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Temporary Staffing Does the Gig Thing

When you think of the gig economy, many of us think of Uber, Task Rabbit, or some other gig shrouded in an entrepreneurial-type aspiration. You think of a person setting their own hours, working for themselves, maybe stringing together several “gigs” to make that ideal work schedule and being their own boss.  Well, Wonolo, and companies like it, may be changing this paradigm. 

Wonolo takes the gig platform—utilizing an app to connect willing workers with consumers—in a different way. Instead of the individual consumer being the end-user consumer, the Wonolo app functions as a temporary staffing agency, connecting the willing worker to a temporary employer—largely in the blue collar arena. 

Touted as a “tech company that addresses a staffing problem” Wonolo and companies like it are more worker focused and attract workers who may already have a job, but are only being offered part-time hours.  Wonolo helps them get the number of hours they need.  Workers’ praise for Wonolo mirrors that of more “traditional” gig workers—flexibility being the best part of the company.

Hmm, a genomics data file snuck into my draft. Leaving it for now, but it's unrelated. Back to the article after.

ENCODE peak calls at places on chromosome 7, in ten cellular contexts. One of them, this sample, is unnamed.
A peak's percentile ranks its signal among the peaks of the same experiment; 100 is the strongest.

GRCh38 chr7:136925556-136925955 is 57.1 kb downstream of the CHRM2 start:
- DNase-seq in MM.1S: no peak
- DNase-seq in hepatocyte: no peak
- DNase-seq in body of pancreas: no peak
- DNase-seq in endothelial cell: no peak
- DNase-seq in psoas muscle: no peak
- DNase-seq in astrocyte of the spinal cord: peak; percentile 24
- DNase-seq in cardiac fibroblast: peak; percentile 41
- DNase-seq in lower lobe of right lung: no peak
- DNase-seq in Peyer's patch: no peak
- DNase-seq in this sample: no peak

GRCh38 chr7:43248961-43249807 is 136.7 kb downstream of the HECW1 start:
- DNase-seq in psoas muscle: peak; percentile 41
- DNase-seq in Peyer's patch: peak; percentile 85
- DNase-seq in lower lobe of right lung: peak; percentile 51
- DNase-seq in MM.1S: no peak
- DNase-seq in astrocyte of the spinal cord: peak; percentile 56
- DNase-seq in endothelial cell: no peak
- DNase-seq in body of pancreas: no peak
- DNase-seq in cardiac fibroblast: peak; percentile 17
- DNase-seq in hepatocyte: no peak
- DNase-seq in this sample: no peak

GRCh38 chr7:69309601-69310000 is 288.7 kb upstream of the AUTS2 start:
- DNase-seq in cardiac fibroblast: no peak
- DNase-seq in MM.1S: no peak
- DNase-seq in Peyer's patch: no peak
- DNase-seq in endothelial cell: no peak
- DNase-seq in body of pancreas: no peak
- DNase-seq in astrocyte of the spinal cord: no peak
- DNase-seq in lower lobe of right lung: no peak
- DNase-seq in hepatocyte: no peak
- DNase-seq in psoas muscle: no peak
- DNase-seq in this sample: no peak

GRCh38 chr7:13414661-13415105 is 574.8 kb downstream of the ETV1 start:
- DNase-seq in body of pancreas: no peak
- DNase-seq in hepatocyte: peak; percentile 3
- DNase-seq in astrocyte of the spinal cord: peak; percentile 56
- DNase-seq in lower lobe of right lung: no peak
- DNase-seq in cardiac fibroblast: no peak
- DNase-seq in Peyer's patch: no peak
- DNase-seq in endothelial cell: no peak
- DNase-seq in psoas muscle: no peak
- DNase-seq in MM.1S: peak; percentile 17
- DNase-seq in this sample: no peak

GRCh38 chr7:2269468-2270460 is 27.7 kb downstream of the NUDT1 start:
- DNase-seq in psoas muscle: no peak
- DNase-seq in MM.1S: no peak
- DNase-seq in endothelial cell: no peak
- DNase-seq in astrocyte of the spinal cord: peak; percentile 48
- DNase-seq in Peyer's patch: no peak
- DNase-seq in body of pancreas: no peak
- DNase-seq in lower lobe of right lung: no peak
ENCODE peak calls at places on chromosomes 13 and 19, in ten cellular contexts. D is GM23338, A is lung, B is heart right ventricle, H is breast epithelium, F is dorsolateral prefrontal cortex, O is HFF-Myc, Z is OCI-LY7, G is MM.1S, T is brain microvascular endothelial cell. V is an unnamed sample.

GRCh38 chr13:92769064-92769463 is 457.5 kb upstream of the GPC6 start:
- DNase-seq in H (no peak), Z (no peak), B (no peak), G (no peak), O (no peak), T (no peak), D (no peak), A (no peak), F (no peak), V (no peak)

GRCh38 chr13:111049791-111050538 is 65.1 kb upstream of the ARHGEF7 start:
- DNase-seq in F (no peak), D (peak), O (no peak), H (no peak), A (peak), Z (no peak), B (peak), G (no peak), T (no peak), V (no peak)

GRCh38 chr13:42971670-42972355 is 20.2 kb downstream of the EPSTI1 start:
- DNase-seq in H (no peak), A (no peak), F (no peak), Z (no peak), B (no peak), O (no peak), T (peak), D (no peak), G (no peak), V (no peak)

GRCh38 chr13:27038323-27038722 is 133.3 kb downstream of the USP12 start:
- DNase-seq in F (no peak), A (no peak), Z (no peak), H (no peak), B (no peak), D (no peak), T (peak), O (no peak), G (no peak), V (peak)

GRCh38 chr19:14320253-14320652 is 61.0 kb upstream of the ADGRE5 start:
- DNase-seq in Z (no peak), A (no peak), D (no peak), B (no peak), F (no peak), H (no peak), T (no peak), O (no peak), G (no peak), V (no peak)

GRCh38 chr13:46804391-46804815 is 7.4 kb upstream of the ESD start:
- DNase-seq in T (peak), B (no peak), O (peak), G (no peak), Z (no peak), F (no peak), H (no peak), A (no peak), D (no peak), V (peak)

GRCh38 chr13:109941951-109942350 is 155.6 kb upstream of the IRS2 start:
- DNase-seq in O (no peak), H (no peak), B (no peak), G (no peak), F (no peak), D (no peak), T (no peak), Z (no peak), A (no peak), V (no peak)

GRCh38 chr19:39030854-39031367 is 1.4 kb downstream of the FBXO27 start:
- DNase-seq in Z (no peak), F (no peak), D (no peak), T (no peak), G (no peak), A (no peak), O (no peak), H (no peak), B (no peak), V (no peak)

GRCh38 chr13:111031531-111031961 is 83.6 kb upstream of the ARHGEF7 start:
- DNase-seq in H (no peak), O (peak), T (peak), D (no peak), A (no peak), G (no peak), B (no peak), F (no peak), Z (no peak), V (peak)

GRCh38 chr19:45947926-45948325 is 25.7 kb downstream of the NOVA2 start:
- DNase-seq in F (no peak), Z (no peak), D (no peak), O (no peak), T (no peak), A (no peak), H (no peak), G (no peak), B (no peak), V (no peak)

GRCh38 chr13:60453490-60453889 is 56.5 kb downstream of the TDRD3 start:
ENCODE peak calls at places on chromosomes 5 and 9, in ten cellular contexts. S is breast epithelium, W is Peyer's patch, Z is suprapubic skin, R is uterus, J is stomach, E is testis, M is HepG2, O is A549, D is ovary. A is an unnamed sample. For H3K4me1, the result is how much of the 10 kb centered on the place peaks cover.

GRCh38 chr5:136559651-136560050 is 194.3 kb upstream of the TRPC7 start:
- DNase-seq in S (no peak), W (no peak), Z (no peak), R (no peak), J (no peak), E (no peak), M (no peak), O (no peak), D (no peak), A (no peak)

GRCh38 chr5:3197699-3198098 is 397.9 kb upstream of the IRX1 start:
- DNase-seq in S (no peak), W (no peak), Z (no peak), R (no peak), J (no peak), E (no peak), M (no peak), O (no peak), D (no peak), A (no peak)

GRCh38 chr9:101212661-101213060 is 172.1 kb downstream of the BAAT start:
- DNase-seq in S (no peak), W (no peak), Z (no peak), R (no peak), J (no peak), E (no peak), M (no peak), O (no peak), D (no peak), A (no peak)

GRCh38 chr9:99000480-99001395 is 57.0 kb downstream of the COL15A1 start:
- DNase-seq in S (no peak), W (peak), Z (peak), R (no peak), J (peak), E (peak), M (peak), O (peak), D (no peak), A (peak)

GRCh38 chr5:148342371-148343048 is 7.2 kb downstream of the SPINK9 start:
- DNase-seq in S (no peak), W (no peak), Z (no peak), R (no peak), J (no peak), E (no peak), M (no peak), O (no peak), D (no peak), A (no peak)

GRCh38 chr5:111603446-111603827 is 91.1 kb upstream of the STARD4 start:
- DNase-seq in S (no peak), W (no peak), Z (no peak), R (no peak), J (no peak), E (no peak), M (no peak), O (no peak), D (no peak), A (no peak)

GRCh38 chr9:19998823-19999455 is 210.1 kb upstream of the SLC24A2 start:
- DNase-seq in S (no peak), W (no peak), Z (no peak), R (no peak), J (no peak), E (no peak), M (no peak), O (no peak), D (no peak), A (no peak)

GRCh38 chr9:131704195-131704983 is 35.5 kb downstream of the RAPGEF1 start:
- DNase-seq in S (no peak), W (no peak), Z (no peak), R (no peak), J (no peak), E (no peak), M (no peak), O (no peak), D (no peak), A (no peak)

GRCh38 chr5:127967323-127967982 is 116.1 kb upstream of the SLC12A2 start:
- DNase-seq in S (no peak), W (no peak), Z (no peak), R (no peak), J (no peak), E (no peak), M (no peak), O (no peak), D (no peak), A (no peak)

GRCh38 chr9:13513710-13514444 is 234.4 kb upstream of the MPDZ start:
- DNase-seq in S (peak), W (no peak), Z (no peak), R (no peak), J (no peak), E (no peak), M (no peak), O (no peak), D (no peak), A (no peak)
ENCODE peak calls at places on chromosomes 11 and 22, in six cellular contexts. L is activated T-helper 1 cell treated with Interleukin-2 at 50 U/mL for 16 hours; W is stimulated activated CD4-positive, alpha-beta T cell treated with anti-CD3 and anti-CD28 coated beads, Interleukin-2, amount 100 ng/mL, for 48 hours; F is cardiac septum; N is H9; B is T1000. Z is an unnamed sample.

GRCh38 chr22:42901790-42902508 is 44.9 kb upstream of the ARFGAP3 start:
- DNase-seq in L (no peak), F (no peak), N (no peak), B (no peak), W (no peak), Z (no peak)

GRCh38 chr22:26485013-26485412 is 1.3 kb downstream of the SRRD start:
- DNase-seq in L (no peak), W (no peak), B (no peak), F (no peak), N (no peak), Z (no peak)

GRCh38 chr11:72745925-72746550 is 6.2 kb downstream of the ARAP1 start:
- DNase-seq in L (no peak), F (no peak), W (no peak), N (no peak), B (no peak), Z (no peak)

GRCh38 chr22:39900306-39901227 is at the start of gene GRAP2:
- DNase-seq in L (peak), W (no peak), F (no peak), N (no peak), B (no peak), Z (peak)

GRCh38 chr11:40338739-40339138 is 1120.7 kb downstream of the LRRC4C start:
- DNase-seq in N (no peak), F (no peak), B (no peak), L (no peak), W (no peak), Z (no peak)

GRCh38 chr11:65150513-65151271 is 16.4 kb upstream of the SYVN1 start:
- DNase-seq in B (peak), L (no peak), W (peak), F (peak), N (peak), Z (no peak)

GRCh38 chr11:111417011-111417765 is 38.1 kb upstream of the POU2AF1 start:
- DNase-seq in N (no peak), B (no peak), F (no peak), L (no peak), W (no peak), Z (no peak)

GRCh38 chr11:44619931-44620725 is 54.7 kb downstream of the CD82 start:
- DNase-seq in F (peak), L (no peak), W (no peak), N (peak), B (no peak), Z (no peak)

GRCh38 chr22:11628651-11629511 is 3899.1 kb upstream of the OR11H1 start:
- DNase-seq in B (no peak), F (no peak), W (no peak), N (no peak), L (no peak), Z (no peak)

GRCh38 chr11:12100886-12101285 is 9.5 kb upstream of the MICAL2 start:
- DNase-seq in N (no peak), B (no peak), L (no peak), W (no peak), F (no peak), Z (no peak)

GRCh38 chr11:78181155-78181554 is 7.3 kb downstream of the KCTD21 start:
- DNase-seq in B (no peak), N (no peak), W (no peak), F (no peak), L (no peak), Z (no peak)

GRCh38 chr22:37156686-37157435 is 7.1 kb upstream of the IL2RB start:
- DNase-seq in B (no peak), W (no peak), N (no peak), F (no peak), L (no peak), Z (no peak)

Focusing on the labor pool for this market, rather than on the client, is what is said to differentiate this company as a staffing firm, but it also is a slightly different take on the gig economy as well. Or is it?

Digitizing the temporary staffing model—at its core—is still taking a willing labor market and connecting it to a willing consumer through an electronic platform. However, with Wonolo, the person on the other end of the app is no longer an individual consumer, but a company. The labor market is still made up of individuals who may be piecing together different “gigs” to make a living.

Nevertheless, utilizing a temporary staffing company in this way may introduce a concern about joint employment into the gig economy. Countless cases tie a temporary staffing company and its clients together as joint employers for purposes of liability under various federal and state statutes. Now, you wouldn’t necessarily claim Etsy and Uber to be joint employers in a traditional gig sense, but, a staffing company and its widget-manufacturing client—could that potentially be a closer question?

As we continue to see how the gig economy demonstrates that traditional notions of employment may be unworkable in this arena, the entrance of companies like Wonolo into the Gig Market will continue to push that envelope.

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